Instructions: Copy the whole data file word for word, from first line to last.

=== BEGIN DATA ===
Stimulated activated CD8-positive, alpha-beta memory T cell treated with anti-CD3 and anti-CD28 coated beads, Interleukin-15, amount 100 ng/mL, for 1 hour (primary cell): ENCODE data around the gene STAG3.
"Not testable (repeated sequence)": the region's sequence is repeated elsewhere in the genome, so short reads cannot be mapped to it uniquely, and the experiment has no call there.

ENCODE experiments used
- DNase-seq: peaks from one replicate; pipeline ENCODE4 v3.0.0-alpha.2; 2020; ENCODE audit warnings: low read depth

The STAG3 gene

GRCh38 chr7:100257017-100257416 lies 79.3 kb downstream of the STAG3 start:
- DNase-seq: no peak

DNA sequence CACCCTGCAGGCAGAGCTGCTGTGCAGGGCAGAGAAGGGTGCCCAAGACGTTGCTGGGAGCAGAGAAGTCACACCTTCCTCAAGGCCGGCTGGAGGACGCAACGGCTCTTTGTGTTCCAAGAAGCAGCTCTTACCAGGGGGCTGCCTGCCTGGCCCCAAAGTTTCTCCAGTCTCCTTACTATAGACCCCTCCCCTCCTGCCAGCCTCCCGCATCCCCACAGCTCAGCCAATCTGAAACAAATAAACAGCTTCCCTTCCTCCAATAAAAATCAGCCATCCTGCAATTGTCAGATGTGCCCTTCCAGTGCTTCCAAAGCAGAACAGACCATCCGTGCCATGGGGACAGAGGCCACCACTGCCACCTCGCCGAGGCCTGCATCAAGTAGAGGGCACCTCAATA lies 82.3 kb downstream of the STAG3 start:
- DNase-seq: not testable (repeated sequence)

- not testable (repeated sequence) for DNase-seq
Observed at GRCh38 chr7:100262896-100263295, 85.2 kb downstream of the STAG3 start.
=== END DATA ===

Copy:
Stimulated activated CD8-positive, alpha-beta memory T cell treated with anti-CD3 and anti-CD28 coated beads, Interleukin-15, amount 100 ng/mL, for 1 hour (primary cell): ENCODE data around the gene STAG3.
"Not testable (repeated sequence)": the region's sequence is repeated elsewhere in the genome, so short reads cannot be mapped to it uniquely, and the experiment has no call there.

ENCODE experiments used
- DNase-seq: peaks from one replicate; pipeline ENCODE4 v3.0.0-alpha.2; 2020; ENCODE audit warnings: low read depth

The STAG3 gene

GRCh38 chr7:100257017-100257416 lies 79.3 kb downstream of the STAG3 start:
- DNase-seq: no peak

DNA sequence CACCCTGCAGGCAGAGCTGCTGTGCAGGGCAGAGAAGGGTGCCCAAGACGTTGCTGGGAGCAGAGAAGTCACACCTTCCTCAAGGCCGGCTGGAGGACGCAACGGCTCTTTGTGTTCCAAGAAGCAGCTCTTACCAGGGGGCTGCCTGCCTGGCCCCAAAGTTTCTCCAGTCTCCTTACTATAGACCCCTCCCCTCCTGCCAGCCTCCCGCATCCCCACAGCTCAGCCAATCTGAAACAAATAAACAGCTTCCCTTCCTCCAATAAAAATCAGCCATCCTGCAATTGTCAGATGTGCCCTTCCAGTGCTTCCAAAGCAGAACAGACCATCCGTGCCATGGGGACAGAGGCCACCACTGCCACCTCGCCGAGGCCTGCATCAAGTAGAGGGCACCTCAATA lies 82.3 kb downstream of the STAG3 start:
- DNase-seq: not testable (repeated sequence)

- not testable (repeated sequence) for DNase-seq
Observed at GRCh38 chr7:100262896-100263295, 85.2 kb downstream of the STAG3 start.